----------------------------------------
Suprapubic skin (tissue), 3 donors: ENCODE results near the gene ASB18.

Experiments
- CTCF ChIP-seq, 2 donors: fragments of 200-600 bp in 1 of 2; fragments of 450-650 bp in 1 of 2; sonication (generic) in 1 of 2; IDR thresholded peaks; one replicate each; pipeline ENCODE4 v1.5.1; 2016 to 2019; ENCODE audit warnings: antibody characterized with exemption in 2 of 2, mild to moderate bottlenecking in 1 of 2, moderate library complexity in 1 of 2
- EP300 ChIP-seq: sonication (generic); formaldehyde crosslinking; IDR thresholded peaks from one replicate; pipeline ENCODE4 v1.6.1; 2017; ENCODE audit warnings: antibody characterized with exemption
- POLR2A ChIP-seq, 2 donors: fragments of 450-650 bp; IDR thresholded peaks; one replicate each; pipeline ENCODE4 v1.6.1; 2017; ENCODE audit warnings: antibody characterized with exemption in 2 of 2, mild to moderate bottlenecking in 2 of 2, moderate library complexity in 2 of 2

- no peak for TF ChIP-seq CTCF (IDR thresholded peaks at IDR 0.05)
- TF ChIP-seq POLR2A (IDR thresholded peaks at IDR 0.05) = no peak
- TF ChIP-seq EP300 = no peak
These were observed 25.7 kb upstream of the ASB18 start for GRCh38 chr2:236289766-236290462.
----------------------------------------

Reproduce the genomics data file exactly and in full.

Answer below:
Suprapubic skin (tissue), 3 donors: ENCODE results near the gene ASB18.

Experiments
- CTCF ChIP-seq, 2 donors: fragments of 200-600 bp in 1 of 2; fragments of 450-650 bp in 1 of 2; sonication (generic) in 1 of 2; IDR thresholded peaks; one replicate each; pipeline ENCODE4 v1.5.1; 2016 to 2019; ENCODE audit warnings: antibody characterized with exemption in 2 of 2, mild to moderate bottlenecking in 1 of 2, moderate library complexity in 1 of 2
- EP300 ChIP-seq: sonication (generic); formaldehyde crosslinking; IDR thresholded peaks from one replicate; pipeline ENCODE4 v1.6.1; 2017; ENCODE audit warnings: antibody characterized with exemption
- POLR2A ChIP-seq, 2 donors: fragments of 450-650 bp; IDR thresholded peaks; one replicate each; pipeline ENCODE4 v1.6.1; 2017; ENCODE audit warnings: antibody characterized with exemption in 2 of 2, mild to moderate bottlenecking in 2 of 2, moderate library complexity in 2 of 2

- no peak for TF ChIP-seq CTCF (IDR thresholded peaks at IDR 0.05)
- TF ChIP-seq POLR2A (IDR thresholded peaks at IDR 0.05) = no peak
- TF ChIP-seq EP300 = no peak
These were observed 25.7 kb upstream of the ASB18 start for GRCh38 chr2:236289766-236290462.